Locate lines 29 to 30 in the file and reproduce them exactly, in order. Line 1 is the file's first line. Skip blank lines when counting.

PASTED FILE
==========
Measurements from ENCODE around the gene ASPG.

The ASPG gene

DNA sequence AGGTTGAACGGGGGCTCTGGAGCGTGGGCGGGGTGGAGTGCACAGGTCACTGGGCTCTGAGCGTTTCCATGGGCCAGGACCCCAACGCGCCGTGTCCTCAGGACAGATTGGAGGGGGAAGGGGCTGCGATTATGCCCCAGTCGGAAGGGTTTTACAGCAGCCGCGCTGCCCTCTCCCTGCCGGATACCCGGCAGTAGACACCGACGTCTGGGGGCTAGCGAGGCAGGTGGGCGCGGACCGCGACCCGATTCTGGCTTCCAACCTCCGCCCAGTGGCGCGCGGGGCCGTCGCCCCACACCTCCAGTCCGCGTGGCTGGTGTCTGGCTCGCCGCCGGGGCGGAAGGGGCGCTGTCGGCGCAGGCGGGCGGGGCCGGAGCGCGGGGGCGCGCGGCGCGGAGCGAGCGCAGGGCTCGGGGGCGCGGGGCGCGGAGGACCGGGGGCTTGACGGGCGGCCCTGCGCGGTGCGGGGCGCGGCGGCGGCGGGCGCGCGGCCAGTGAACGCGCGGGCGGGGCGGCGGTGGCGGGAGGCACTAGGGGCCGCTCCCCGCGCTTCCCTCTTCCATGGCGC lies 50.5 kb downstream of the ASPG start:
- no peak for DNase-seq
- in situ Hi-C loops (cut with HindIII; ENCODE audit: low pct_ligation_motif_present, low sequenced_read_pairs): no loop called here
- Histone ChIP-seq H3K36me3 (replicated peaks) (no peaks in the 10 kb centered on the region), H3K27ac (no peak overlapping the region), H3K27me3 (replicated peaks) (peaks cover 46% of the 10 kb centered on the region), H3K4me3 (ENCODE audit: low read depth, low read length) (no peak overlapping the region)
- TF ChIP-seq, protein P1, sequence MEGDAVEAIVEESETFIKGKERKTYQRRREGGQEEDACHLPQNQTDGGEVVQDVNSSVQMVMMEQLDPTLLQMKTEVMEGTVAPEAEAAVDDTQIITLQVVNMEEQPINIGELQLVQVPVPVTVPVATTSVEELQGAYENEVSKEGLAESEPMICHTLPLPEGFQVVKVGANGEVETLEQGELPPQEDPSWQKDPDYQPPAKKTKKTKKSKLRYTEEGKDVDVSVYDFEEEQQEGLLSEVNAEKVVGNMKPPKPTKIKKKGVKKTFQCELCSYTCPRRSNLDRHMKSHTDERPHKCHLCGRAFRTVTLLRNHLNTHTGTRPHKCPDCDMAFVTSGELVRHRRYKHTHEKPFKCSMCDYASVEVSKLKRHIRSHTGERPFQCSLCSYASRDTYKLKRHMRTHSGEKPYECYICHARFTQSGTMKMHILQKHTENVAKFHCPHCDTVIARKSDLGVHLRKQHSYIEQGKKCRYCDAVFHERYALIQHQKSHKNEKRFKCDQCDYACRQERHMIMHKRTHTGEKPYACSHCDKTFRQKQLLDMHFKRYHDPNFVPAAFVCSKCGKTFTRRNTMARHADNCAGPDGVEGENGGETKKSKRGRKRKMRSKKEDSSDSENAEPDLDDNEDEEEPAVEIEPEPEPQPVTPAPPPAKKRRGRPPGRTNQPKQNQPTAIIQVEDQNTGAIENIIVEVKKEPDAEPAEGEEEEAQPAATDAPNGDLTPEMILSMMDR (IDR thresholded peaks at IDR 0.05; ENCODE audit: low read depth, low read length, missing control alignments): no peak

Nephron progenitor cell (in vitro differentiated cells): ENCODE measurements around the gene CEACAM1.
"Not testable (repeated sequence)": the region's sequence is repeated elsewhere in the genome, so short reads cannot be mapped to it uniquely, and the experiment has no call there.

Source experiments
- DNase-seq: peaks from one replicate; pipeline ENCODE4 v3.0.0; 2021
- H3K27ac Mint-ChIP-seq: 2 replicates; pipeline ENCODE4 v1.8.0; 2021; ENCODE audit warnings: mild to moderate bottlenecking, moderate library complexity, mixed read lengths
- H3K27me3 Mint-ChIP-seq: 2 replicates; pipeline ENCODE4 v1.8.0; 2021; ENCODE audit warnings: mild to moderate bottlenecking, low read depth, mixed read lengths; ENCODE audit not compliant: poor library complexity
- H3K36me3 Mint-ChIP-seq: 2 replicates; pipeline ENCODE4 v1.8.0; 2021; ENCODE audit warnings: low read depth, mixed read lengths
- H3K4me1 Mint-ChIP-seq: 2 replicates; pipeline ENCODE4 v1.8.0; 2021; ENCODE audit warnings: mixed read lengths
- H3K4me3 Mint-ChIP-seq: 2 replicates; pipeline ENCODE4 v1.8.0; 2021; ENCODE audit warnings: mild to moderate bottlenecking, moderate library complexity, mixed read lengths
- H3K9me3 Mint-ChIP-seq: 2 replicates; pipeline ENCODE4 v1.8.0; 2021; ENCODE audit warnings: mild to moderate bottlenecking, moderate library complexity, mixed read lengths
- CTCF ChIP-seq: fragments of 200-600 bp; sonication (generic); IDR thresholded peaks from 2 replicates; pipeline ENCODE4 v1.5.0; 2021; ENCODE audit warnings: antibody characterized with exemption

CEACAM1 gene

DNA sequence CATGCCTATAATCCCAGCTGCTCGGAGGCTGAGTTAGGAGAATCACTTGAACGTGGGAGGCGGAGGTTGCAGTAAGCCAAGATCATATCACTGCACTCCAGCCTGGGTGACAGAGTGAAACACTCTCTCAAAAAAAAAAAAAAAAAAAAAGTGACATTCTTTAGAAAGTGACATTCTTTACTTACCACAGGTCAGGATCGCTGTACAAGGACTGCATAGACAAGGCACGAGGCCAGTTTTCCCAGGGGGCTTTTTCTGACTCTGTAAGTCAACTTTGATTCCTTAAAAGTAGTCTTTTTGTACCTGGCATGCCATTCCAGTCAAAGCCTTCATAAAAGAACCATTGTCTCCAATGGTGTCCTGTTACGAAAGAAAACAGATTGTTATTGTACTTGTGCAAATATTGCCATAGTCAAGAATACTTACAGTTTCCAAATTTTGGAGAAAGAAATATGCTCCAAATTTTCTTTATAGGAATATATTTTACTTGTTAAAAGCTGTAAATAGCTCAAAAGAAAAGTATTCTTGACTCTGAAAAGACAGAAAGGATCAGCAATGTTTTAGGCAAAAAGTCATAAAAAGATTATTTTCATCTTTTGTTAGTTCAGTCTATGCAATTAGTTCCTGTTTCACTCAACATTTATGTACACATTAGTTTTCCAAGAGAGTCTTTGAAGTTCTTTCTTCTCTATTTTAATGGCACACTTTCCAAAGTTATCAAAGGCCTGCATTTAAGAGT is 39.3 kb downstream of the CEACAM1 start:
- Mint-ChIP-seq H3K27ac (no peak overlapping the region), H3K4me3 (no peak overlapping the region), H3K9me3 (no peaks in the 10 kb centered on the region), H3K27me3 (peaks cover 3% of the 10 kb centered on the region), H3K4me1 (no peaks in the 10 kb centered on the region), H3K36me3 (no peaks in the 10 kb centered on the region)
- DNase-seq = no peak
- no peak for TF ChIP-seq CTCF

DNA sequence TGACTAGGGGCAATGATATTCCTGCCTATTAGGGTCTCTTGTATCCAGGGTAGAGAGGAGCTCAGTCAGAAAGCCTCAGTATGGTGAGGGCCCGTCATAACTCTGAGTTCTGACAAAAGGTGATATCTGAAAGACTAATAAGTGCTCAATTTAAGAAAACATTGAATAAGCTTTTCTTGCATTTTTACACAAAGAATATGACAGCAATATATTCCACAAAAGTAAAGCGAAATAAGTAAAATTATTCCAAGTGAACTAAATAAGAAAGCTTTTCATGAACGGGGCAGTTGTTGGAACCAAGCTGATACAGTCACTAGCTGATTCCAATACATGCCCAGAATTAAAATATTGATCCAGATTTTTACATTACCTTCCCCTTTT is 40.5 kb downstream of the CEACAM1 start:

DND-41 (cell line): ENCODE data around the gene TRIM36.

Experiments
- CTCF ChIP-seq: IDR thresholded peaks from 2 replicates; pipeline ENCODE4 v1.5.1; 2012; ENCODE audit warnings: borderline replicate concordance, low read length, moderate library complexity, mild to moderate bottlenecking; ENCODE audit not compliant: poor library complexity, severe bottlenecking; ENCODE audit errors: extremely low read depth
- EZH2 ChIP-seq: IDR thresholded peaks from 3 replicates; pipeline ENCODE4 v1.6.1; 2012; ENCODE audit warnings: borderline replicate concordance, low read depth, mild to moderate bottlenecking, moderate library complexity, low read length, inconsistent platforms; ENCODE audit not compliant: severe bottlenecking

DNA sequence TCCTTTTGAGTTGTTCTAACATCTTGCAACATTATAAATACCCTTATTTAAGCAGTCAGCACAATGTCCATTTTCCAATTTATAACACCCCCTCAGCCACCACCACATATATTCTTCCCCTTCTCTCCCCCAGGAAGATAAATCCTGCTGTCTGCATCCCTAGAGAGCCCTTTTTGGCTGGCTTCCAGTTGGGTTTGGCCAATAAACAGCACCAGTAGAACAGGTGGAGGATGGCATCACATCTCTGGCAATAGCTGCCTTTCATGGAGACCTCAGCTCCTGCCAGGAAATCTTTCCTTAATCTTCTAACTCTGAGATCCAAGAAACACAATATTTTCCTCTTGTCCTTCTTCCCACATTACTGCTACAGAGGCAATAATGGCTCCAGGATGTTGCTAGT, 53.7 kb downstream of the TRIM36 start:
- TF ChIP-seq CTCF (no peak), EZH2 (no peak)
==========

DNA sequence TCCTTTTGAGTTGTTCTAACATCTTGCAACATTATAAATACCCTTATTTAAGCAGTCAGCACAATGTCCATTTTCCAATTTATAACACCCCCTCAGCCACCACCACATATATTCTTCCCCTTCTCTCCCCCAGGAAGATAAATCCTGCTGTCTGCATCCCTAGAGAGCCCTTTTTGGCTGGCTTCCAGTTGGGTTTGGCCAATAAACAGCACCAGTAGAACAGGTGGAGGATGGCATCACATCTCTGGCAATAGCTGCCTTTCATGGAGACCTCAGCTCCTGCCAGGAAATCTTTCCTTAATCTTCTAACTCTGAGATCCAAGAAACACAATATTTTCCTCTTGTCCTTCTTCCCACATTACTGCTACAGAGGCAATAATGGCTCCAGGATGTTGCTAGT, 53.7 kb downstream of the TRIM36 start:
- TF ChIP-seq CTCF (no peak), EZH2 (no peak)